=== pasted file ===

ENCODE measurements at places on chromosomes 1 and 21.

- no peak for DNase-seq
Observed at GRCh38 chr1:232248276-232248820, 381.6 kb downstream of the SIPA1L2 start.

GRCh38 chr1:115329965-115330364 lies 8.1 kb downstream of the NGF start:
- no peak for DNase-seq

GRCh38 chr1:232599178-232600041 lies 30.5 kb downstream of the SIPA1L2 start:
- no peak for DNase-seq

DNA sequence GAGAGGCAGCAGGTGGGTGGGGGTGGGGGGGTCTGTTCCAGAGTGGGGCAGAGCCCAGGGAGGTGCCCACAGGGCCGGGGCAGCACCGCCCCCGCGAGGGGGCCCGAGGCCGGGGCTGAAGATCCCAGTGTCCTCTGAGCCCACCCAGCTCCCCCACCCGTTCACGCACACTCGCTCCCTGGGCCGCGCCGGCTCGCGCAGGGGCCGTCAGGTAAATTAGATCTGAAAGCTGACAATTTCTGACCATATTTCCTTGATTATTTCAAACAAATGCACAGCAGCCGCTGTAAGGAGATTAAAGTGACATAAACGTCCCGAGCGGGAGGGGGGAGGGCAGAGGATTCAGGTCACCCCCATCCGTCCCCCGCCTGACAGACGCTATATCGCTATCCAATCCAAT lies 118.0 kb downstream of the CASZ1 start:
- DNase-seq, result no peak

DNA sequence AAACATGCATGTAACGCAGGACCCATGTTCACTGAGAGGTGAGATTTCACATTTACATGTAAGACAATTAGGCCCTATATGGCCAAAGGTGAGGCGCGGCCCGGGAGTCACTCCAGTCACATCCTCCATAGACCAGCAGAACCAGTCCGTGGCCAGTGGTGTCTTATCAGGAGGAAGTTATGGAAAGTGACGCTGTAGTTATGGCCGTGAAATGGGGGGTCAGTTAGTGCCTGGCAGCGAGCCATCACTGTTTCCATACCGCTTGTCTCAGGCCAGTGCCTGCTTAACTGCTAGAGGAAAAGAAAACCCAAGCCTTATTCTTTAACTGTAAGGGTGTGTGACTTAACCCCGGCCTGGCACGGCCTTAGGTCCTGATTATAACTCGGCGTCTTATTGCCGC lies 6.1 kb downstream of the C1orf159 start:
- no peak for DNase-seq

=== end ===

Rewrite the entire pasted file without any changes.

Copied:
ENCODE measurements at places on chromosomes 1 and 21.

- no peak for DNase-seq
Observed at GRCh38 chr1:232248276-232248820, 381.6 kb downstream of the SIPA1L2 start.

GRCh38 chr1:115329965-115330364 lies 8.1 kb downstream of the NGF start:
- no peak for DNase-seq

GRCh38 chr1:232599178-232600041 lies 30.5 kb downstream of the SIPA1L2 start:
- no peak for DNase-seq

DNA sequence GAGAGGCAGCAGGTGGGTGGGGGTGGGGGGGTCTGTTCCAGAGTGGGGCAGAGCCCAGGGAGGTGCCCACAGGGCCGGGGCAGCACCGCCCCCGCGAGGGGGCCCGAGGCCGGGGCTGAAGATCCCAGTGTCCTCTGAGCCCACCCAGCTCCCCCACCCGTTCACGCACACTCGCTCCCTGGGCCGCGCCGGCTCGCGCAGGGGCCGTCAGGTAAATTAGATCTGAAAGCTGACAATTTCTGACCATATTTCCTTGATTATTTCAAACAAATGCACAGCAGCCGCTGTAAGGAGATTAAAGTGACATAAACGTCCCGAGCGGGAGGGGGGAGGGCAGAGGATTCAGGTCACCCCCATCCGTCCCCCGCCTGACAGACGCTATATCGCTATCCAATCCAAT lies 118.0 kb downstream of the CASZ1 start:
- DNase-seq, result no peak

DNA sequence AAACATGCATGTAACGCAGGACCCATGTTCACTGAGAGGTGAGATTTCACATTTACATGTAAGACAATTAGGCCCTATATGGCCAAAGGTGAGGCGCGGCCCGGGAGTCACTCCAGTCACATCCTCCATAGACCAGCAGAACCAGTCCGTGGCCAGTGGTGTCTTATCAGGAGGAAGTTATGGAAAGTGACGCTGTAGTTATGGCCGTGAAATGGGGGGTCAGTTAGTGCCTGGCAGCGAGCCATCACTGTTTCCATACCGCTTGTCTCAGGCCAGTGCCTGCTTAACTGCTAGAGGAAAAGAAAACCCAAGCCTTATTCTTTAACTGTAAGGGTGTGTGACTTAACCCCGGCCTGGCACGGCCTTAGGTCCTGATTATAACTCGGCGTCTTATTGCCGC lies 6.1 kb downstream of the C1orf159 start:
- no peak for DNase-seq